Reality: The lights go out again while you are reading a book or watching TV making you get up and wave you arms around to turn them back on. You program them to stay on for two hours each time they sense motion, negating any savings. They now come on for two hours every time the cat creeps around at night. You spend hours upon hours vainly trying to “pet proof” sensors around a pet that climbs on top of refrigerators, counters and chair backs. Now the lights frequently don’t come on at all because they’ve been masked so much they see almost nothing. You would limit the lights to a time frame but then they would never come when you get up in the middle of the night. One night you wake up to all the lights cycling on and off because one unknown device failed somewhere sending a signal for all lights to go on, while the main logic software keeps turning them off again because it’s night. Your wife wakes up and screams “I’ve had enough! I want that #@&#ing crap out of my house!! You paid through the nose for these expensive devices, spent far too many weary hours trying to program out all the pitfalls, then end up giving it all away to some other sucker just to reinstall basic mechanical switches again.
    (Thank you … Insteon!!)

    Dream: lights come on when you enter the room with your iPhone or wearing your Apple watch.
    Reality: They don’t come on if you leave your phone in the other room or get up in the middle of the night while you watch is charging … or suffer radio interference … or your AppleTV loses connection (Mavericks issue) …. or a myriad of other scenarios. Having BTooth enabled drains your iPhone battery much faster.

    Simplicity rules in homes for a damn good reason.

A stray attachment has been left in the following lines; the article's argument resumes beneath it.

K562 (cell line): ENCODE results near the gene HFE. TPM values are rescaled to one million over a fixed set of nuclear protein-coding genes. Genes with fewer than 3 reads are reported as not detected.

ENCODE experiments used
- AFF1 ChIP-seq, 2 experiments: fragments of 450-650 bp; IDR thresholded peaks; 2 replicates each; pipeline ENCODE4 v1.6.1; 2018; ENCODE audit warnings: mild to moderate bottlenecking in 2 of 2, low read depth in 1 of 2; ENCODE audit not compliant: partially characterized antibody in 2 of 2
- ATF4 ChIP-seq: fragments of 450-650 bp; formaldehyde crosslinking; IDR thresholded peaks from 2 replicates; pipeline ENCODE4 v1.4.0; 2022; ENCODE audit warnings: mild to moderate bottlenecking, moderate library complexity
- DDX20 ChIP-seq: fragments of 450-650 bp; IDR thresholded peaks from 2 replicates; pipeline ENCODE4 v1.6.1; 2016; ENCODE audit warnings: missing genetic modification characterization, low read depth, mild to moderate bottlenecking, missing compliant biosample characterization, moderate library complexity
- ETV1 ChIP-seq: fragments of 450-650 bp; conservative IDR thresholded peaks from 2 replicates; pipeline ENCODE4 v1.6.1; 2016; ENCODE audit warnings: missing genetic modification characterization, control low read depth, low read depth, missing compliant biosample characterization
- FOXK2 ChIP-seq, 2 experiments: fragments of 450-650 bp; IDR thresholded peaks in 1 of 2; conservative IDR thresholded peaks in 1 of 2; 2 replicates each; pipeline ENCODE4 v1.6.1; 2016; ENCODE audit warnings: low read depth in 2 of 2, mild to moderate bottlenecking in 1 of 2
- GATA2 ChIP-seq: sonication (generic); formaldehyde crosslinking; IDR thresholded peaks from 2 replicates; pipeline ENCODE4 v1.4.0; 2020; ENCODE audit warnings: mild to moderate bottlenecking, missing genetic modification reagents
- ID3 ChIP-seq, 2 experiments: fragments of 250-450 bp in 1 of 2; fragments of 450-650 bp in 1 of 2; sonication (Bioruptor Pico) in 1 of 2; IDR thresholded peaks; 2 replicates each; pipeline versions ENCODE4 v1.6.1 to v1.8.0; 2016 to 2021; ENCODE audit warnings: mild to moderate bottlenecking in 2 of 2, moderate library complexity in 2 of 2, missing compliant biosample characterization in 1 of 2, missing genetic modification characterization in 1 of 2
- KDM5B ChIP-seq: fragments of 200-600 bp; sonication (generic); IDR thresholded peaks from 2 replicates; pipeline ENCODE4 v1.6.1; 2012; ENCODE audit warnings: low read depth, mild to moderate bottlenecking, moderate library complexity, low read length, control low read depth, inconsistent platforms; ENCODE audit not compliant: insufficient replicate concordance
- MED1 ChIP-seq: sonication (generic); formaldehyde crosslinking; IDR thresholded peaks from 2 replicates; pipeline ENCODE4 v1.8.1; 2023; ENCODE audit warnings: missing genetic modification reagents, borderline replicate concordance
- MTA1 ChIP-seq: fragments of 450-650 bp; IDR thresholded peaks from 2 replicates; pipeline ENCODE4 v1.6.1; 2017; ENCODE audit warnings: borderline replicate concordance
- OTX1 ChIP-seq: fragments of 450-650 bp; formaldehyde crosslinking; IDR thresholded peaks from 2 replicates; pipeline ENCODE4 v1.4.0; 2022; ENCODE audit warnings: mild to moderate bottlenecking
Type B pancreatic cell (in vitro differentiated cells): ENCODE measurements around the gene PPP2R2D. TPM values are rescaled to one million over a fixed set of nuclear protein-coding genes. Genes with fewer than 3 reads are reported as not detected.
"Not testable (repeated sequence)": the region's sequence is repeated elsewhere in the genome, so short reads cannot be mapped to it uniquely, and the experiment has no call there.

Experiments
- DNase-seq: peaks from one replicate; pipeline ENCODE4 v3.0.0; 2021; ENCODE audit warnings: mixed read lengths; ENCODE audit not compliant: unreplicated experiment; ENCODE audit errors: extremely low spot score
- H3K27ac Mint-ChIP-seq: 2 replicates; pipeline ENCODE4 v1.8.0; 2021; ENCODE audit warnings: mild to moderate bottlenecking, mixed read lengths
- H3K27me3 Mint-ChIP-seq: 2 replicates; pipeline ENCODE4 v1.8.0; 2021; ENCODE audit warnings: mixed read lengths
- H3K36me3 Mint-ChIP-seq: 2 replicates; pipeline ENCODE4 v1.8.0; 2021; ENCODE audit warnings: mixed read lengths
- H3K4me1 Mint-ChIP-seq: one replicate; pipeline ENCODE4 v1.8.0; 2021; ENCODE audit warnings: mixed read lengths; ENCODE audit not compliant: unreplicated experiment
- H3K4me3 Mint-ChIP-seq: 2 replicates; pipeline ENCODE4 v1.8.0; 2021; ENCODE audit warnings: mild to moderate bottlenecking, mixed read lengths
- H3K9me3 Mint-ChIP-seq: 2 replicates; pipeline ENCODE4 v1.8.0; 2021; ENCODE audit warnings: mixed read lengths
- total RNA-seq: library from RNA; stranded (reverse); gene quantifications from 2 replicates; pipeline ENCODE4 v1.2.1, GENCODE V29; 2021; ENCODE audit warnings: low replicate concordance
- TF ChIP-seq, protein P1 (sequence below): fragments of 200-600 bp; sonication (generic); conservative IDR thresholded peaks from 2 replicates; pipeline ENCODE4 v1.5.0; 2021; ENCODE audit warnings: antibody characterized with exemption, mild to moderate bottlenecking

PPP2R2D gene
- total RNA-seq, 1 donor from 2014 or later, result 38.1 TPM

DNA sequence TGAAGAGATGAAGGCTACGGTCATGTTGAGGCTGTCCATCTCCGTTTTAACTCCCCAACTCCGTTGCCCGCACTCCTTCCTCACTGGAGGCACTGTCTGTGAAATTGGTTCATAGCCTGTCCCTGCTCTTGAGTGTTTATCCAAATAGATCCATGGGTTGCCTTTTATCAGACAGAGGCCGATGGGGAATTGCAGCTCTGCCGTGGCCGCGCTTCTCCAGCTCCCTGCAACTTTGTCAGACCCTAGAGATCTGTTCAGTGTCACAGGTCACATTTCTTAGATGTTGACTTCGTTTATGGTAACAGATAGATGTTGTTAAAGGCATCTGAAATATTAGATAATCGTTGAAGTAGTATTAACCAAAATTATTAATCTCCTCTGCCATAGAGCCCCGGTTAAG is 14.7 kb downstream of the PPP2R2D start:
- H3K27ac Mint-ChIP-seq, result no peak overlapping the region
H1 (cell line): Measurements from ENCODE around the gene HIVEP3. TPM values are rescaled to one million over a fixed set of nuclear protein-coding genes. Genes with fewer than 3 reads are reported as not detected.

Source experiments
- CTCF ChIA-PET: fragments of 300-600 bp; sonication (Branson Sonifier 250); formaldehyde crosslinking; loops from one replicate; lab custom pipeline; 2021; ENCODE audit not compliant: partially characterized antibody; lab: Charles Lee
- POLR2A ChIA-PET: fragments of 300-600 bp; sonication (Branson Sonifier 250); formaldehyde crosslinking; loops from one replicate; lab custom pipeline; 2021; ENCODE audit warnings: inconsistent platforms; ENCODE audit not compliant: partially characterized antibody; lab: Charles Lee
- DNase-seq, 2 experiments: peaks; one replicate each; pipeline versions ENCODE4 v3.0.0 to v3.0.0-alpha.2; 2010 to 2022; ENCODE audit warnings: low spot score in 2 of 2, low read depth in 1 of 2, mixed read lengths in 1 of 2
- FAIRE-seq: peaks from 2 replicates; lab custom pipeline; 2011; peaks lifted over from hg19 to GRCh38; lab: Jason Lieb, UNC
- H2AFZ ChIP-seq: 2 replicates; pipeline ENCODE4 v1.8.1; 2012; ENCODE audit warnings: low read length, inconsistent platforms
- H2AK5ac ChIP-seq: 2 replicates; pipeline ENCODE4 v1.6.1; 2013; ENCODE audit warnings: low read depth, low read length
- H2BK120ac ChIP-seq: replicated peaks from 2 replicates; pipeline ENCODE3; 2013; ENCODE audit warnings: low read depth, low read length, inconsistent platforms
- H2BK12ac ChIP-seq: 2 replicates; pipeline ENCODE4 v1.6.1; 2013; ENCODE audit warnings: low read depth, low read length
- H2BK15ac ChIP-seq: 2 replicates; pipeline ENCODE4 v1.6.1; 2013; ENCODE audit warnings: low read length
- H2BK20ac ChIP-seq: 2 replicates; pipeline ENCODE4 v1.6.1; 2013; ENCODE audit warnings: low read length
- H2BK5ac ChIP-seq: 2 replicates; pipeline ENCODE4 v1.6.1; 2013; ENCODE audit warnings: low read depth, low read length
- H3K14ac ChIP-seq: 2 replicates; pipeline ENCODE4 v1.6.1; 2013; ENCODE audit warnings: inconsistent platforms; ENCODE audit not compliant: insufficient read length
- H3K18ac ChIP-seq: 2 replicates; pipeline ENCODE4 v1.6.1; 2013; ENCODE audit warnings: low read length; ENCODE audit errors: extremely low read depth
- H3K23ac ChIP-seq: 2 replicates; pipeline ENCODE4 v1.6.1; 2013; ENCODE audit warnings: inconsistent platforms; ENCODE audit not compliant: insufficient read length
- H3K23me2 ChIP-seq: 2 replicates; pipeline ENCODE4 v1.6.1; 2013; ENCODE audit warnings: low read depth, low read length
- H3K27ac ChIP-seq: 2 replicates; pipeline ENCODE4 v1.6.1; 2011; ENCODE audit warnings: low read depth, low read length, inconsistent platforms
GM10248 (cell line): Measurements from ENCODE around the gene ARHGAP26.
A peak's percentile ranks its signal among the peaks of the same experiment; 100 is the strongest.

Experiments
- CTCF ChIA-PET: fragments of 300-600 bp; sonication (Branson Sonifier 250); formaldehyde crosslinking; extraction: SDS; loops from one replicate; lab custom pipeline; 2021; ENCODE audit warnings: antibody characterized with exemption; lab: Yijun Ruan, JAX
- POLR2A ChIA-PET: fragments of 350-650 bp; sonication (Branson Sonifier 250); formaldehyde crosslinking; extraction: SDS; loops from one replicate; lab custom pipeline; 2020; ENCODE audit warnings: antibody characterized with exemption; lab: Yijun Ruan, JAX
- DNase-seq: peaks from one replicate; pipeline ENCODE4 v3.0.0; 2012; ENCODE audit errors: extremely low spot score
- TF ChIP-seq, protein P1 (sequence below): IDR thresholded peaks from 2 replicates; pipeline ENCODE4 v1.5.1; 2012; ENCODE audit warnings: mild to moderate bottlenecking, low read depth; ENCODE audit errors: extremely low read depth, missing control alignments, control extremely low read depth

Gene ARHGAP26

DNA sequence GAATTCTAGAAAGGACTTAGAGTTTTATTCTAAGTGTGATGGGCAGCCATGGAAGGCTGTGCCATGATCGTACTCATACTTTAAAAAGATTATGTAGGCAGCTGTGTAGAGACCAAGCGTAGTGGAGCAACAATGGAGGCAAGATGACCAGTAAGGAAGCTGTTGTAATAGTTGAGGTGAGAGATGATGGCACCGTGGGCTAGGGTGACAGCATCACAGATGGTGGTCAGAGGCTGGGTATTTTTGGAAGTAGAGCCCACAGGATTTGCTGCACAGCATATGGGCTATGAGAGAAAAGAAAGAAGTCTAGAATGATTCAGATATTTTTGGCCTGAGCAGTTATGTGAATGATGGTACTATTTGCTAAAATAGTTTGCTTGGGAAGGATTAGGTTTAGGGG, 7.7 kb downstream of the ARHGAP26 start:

Apple’s Homekit is just a sales gimmick and will make NO difference to the human dilemma. It’s another vain promise of utopia. The sad truth is, the more complicated, the harder it is to diagnose and fix … so K.I.S.S. remains the best rule.

    As well, Apple has a historically well documented horrific reputation with cross hardware integration in anything beyond iTunes and the iPod (IE: iTools, .Mac, iSync, MobileMe, iCloud, Automator [AppleScript], iOS8/Mavericks WiFi/Bluetooth). Install Homekit devices this year and you’ll be lucky if their still supported in three years or less, just like my “unsupported” 2012 Snow Leopard iMac.

    ps. I wrote this in the hope of saving even one person the money, time, and grief, buying into automated devices and Apple’s lofty MobileMe promises of “everything synchronized” have caused me. I couldn’t give a rat’s ass whether any Mac zealots opt to take offence or think they are wiser, so save your breath.

    1. Funny. I’ve had Insteon in two different houses for going on ten years, and I’ve never had any of the problems or issues you describe. Of course, I never used motion sensors because it was clear to me that there’s no way to build automated logic around something as unpredictable as whether you want the lights to be on – or not.

      The problem with a system like Insteon is that it’s infinitely configurable. It will be as good (or bad) as the person designing and programming the system. If you try to make it do something it isn’t practical to do, then it’s going to be frustrating. It sounds to me like you did exactly that.

      In my ten years of personal experience, the benefits and advantages of having a (mildly) automated home has far, far outweighed the disadvantages. My wife would totally a agree.